I think the biggest thing that friends or family can do is not center themselves in somebody else’s queer or coming out experience. So if you’re a parent: asking questions, listening. It’s not necessarily about what’s the thing that you say that’s the perfect thing. I think it’s about taking your feelings—if you have them—about somebody’s finding themselves and dealing with that elsewhere. Not making your kid or your family member be the one who helps you process your feelings. Because they’re doing enough work finding themselves.
In the book you talk about the world of comedy being more accepting than the world of religion in your experience. Do you think that stand-up comedy—where everyone gathers to hear someone speak—kind of offers a secular version of the kind of community that organized religion offers people?
One hundred percent. When I talk about the fact that I used to want to be a priest and now I became a comic, to me that seems like such a direct through line. It literally feels like, “Oh, I ended up doing the same job!” because it really is about a group of people trying to figure out what is the most important thing. Like what are important things on the planet? The thing about religion is that most religions are corporations. That’s what the Catholic church is and so it creates corruption, self-interest and all the other things that happen when ideas are delivered by humans who are trying to preserve wealth and power.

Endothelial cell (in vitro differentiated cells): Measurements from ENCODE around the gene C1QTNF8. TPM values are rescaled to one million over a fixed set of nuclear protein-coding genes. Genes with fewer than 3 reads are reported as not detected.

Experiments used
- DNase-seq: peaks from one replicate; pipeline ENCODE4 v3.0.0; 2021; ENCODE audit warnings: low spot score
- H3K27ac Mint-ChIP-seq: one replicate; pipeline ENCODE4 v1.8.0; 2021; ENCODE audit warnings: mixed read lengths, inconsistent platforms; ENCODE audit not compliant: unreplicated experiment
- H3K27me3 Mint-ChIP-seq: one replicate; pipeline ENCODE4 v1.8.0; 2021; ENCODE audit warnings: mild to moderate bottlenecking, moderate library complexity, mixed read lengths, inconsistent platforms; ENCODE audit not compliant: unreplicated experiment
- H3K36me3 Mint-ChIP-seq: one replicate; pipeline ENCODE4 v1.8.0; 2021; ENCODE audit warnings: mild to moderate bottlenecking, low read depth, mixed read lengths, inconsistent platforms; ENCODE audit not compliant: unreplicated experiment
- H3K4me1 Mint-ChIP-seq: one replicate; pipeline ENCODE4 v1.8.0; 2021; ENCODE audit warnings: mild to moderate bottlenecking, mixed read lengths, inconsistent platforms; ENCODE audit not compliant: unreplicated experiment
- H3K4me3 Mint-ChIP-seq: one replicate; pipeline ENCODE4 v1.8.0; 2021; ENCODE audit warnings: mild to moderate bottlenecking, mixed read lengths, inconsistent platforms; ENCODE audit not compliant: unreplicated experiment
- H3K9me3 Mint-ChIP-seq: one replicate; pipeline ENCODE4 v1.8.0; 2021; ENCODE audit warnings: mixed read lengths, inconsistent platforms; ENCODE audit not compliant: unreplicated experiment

What does the Chicago comedy scene mean to you in terms of your career and your style of comedy and how it evolved?
I do think that there’s a specific sort of talk-joking that is a part of my generation of comics and also some of the generation of comics ahead of me—like Kyle Kinane or Pete Holmes or Kumail Nanjiani—the way that those folks operated as stand-ups. That’s who I watched and I think influenced my style a bunch. A sort of super dry but powerfully delivered screaming your cultural criticism from a position of being shat on because you are from Chicago. That feels like it’s still very much a part of my style as a comic. v